I have just read a heart-rending description of the lives of young girls trafficked for sex. It is devastating. The purpose of this post, however, is not convince anyone of the evils of trafficking. It is rather to discuss how to deal with it.
A Maryknoll sister who has worked with women trafficked from Cambodia is convinced that both the supply side and the demand side of this problem must be tackled. The demand side, of course, is composed of those willing to pay for sex, men mostly, living in developed countries. Sister Helene and others working with trafficked women adamantly believe that until prostitution is criminalized and that the person paying for sex, rather than the person supplying it, is held accountable, that trafficking will continue.
I’m not so sure. Yes, people trafficking young girls for sex treat them no less as a commodity than drug dealers treat drugs. But criminalizing alcohol didn’t reduce alcoholism; it drove it underground and contributed to thriving criminal organizations by those supplying it. Criminalizing abortion doesn’t eliminate it: it merely drives it into the back streets and makes it more dangerous. Criminalizing drugs is not reducing its use, and there are those – including myself – who think we would be better making drugs legal so that they can be made safer.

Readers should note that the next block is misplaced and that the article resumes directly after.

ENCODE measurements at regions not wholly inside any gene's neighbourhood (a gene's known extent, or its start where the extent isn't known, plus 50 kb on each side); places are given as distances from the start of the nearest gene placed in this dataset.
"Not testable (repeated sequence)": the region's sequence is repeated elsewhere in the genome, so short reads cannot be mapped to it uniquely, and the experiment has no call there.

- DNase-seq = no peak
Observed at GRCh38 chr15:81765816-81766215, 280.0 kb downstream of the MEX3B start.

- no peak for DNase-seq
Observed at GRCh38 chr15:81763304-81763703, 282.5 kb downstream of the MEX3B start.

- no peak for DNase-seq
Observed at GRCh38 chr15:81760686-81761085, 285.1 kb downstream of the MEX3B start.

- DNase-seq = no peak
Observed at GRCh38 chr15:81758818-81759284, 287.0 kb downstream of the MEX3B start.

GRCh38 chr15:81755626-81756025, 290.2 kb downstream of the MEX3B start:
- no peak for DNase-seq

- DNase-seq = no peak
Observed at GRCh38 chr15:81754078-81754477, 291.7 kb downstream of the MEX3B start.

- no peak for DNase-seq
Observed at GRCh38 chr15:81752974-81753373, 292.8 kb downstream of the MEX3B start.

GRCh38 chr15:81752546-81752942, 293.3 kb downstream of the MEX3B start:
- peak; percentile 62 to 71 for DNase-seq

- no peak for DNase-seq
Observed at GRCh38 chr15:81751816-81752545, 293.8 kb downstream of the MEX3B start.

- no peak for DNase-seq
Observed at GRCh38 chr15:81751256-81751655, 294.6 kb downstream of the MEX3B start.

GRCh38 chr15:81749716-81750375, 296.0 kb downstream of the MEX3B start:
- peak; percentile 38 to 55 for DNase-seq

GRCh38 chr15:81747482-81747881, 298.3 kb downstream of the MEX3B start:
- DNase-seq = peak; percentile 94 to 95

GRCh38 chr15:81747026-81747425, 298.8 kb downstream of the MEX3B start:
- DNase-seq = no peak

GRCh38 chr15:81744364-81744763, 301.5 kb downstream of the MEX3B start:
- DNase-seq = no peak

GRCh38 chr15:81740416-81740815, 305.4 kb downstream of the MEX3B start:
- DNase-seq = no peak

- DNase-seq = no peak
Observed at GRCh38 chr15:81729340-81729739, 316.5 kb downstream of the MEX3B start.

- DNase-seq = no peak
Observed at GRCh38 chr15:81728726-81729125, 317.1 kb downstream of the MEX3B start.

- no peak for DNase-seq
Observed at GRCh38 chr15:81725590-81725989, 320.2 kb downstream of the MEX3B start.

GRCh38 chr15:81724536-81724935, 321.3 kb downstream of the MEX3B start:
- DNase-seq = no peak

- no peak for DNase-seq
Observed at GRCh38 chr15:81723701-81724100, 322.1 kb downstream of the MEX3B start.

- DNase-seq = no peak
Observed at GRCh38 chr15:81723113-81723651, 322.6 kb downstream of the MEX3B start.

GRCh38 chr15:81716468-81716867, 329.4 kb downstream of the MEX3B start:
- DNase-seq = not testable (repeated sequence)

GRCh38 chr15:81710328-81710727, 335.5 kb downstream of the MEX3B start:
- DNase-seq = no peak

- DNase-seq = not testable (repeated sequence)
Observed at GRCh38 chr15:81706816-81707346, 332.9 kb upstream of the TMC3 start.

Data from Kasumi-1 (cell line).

Criminalizing prostitution – or enforcing the law against users as well as suppliers – isn’t going to stop it. It’s simply going to drive it further underground, providing even less protection for trafficked and abused sex slaves.
I’d vote for legalizing prostitution and regulating it. Many prostitutes, I know, are of this view as well. They would prefer safer houses, better health checks, more sympathy from law enforcement officials when they are abused.
I know this sounds contradictory. But I’d say let’s liberate women. Let’s legalize prostitution.